Too many people are struggling to survive on this planet near and far. Whether fighting for a dignified minimum wage in this country or seeking refuge in other lands many are not happy and do not feel blessed by God. As long as goodness and mercy are replaced by “blinkered viewpoints” they will never experience God’s fortunes and provisions.

Today, All Saints Day, comes in between Halloween and the Day of the Dead. It is a triduum that reminds us life is complicated, full of fears and happiness at the same time. We put on masks and costumes to scare away what is bad. We dream of a happy endings for ourselves, perhaps surrounded by angels and saints. We invoke help from our deceased spiritual ancestors who have endured this journey before us. 

Living and dying, successes and sufferings, are part of the same human story that cries out for mercy and compassion. Life requires a constant eye to reform governments, societies, religions or any system that deprives people from experiencing God’s free blessings and favors.

The icons in our church are looking at us, reminding us that we are not alone and that we, too, are holy ones. We belong, in a mysterious and holy way, to an exemplary family of men and women, saints and sinners, who, by their faith and good works, have contributed to the common good.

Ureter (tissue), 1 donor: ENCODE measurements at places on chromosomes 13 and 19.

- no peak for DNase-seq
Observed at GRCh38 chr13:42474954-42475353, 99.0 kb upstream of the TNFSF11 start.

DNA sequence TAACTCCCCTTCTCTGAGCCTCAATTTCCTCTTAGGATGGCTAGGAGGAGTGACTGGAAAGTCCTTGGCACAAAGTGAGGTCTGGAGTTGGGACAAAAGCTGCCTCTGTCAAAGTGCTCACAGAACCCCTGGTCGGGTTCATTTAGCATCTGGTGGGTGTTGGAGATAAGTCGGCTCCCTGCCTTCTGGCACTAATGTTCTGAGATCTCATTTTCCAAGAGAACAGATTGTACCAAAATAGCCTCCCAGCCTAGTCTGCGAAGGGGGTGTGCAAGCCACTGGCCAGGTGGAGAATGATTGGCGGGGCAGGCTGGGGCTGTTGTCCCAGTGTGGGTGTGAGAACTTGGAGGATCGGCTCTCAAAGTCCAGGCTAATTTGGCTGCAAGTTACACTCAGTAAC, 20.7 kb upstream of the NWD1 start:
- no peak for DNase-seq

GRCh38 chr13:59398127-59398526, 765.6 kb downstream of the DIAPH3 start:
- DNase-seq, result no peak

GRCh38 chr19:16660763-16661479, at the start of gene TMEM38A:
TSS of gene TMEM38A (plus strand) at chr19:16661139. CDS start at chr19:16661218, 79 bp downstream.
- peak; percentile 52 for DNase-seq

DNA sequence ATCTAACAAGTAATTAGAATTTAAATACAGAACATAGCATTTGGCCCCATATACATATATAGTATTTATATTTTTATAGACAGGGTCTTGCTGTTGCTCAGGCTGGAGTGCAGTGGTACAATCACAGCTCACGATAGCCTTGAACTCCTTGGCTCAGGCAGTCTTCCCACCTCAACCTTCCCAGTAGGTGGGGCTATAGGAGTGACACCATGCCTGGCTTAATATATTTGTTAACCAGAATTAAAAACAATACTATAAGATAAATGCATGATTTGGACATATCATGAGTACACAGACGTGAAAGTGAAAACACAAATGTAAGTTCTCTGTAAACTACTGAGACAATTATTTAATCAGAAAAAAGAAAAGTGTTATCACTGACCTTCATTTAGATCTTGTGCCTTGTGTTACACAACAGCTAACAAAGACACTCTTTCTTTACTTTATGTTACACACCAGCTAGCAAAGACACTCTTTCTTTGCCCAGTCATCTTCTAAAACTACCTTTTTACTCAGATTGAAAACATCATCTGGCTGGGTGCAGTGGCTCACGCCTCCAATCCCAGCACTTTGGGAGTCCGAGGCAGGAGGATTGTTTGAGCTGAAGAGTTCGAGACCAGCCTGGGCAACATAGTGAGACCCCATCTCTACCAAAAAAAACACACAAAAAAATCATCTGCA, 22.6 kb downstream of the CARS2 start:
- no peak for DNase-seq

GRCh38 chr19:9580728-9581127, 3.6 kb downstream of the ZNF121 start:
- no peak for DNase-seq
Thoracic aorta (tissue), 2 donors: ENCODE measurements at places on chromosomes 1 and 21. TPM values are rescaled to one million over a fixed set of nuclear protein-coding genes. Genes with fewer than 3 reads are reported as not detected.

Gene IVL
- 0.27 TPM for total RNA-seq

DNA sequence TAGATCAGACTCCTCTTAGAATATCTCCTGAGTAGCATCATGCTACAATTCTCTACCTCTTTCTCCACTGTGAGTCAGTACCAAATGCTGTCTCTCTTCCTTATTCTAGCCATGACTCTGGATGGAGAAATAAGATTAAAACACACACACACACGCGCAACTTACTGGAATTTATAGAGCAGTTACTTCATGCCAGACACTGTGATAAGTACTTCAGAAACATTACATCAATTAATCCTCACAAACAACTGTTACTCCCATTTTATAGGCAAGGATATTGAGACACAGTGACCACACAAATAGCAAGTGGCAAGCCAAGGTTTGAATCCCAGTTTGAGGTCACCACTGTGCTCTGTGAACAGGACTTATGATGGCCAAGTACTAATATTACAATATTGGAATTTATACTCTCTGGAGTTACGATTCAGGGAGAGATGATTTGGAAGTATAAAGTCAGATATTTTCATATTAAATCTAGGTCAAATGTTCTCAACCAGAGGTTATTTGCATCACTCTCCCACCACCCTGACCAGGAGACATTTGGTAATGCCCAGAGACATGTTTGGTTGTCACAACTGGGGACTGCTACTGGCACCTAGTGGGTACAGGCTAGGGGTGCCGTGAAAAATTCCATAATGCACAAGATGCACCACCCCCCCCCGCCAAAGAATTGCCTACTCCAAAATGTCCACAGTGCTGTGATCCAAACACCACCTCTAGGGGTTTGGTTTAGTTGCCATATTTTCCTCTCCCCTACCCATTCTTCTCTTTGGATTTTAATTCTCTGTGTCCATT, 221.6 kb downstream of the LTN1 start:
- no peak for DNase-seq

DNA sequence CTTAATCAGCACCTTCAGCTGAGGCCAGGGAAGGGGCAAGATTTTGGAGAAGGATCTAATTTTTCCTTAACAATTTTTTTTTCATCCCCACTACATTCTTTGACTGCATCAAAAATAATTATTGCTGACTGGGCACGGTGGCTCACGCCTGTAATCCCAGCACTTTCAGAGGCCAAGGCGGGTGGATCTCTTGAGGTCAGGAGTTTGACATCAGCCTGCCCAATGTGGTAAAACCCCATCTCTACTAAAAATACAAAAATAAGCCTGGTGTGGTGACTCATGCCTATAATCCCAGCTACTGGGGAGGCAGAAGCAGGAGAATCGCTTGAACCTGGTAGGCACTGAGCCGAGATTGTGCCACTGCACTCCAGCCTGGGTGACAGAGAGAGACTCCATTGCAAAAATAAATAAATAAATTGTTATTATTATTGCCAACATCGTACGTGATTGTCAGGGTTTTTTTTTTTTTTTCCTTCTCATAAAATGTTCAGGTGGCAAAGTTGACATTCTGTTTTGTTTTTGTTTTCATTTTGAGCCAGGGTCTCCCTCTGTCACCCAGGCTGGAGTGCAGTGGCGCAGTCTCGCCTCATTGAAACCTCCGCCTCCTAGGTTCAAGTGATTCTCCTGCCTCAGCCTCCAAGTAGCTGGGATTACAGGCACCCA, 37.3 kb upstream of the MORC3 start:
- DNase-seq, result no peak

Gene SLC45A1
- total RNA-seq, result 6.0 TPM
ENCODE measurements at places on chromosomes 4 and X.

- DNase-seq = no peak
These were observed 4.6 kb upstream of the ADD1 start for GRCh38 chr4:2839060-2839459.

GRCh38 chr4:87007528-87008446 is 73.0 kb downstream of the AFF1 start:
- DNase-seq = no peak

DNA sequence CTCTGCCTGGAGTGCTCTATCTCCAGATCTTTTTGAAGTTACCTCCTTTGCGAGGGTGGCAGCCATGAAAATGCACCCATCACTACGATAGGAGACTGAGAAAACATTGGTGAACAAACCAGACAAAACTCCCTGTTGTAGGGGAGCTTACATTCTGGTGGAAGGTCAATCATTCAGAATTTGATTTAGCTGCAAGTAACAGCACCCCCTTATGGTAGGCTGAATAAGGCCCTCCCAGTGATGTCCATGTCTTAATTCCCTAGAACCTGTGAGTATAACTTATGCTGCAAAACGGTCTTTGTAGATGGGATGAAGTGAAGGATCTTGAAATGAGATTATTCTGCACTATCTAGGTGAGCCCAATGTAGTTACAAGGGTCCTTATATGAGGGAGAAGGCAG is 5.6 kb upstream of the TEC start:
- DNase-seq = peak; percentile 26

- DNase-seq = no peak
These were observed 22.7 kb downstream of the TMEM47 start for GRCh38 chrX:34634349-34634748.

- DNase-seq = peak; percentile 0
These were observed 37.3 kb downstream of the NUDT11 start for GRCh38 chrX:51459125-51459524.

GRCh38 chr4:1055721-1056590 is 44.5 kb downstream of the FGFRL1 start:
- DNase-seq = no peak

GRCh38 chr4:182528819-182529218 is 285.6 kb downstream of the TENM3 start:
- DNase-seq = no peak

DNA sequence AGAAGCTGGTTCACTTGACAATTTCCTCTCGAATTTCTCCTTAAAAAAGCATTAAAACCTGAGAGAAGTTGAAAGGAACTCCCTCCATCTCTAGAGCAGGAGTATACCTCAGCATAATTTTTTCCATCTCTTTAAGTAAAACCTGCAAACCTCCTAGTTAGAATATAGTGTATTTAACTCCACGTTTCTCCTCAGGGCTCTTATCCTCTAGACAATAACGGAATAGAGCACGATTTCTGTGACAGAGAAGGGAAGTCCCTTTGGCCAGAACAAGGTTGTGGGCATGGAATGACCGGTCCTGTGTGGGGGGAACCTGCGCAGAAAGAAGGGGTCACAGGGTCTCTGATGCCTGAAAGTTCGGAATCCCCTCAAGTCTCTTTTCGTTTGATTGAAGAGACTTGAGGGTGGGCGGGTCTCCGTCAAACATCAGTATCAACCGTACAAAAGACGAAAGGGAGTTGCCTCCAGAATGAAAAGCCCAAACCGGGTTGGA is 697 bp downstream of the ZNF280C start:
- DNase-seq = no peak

My great niece, Charlotte, and her little friends seem to grasp in a very young and playful way that being good is much better than being bad. Highly esteemed and happy are these little peacemakers, all children of God. They hunger and thirst for peace and justice in the world. With our help they shall be satisfied.


  1.  Duling, Dennis in Attridge, H. (Ed.) The HarperCollins Study Bible Revised Edition (San Francisco: Harper) 2006, page 1667
  2.  Pilch, John. The Cultural World of Jesus, Sunday by Sunday, Cycle B (Collegeville: Liturgical Press) 1995, 28-30
  3.  Pope Francis. “The Church’s first duty is not to hand down condemnations or anathemas, but to proclaim God’s mercy.” Vatican City, 24 October 2015 (VIS) 


Homily – 18 October 2015 – Missions Impossible?

Twenty-ninth Sunday In Ordinary Time – Missions Impossible?

Click here for today’s scriptures